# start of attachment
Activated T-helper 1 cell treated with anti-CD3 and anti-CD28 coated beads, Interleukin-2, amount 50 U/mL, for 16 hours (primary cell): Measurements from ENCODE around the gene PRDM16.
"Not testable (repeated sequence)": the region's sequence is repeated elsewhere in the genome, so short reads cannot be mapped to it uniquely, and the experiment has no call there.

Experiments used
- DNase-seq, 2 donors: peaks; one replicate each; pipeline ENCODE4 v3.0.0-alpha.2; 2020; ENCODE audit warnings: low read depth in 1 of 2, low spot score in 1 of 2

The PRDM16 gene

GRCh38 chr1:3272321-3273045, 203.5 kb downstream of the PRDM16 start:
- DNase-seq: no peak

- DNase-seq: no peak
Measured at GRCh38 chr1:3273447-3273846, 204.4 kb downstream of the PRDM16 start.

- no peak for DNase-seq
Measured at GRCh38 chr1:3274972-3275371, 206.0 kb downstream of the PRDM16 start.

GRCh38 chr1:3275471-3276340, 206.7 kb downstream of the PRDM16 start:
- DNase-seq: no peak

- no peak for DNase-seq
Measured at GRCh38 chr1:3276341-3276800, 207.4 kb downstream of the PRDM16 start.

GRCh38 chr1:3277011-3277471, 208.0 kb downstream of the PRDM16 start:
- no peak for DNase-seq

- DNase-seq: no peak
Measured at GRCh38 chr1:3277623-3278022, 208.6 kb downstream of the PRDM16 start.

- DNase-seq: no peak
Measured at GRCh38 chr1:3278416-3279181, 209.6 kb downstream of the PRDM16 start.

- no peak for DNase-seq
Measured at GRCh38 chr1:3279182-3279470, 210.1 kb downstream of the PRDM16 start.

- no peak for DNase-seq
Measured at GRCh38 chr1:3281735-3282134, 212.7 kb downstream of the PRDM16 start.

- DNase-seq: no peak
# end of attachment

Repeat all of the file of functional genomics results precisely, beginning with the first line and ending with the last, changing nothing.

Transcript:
Activated T-helper 1 cell treated with anti-CD3 and anti-CD28 coated beads, Interleukin-2, amount 50 U/mL, for 16 hours (primary cell): Measurements from ENCODE around the gene PRDM16.
"Not testable (repeated sequence)": the region's sequence is repeated elsewhere in the genome, so short reads cannot be mapped to it uniquely, and the experiment has no call there.

Experiments used
- DNase-seq, 2 donors: peaks; one replicate each; pipeline ENCODE4 v3.0.0-alpha.2; 2020; ENCODE audit warnings: low read depth in 1 of 2, low spot score in 1 of 2

The PRDM16 gene

GRCh38 chr1:3272321-3273045, 203.5 kb downstream of the PRDM16 start:
- DNase-seq: no peak

- DNase-seq: no peak
Measured at GRCh38 chr1:3273447-3273846, 204.4 kb downstream of the PRDM16 start.

- no peak for DNase-seq
Measured at GRCh38 chr1:3274972-3275371, 206.0 kb downstream of the PRDM16 start.

GRCh38 chr1:3275471-3276340, 206.7 kb downstream of the PRDM16 start:
- DNase-seq: no peak

- no peak for DNase-seq
Measured at GRCh38 chr1:3276341-3276800, 207.4 kb downstream of the PRDM16 start.

GRCh38 chr1:3277011-3277471, 208.0 kb downstream of the PRDM16 start:
- no peak for DNase-seq

- DNase-seq: no peak
Measured at GRCh38 chr1:3277623-3278022, 208.6 kb downstream of the PRDM16 start.

- DNase-seq: no peak
Measured at GRCh38 chr1:3278416-3279181, 209.6 kb downstream of the PRDM16 start.

- no peak for DNase-seq
Measured at GRCh38 chr1:3279182-3279470, 210.1 kb downstream of the PRDM16 start.

- no peak for DNase-seq
Measured at GRCh38 chr1:3281735-3282134, 212.7 kb downstream of the PRDM16 start.

- DNase-seq: no peak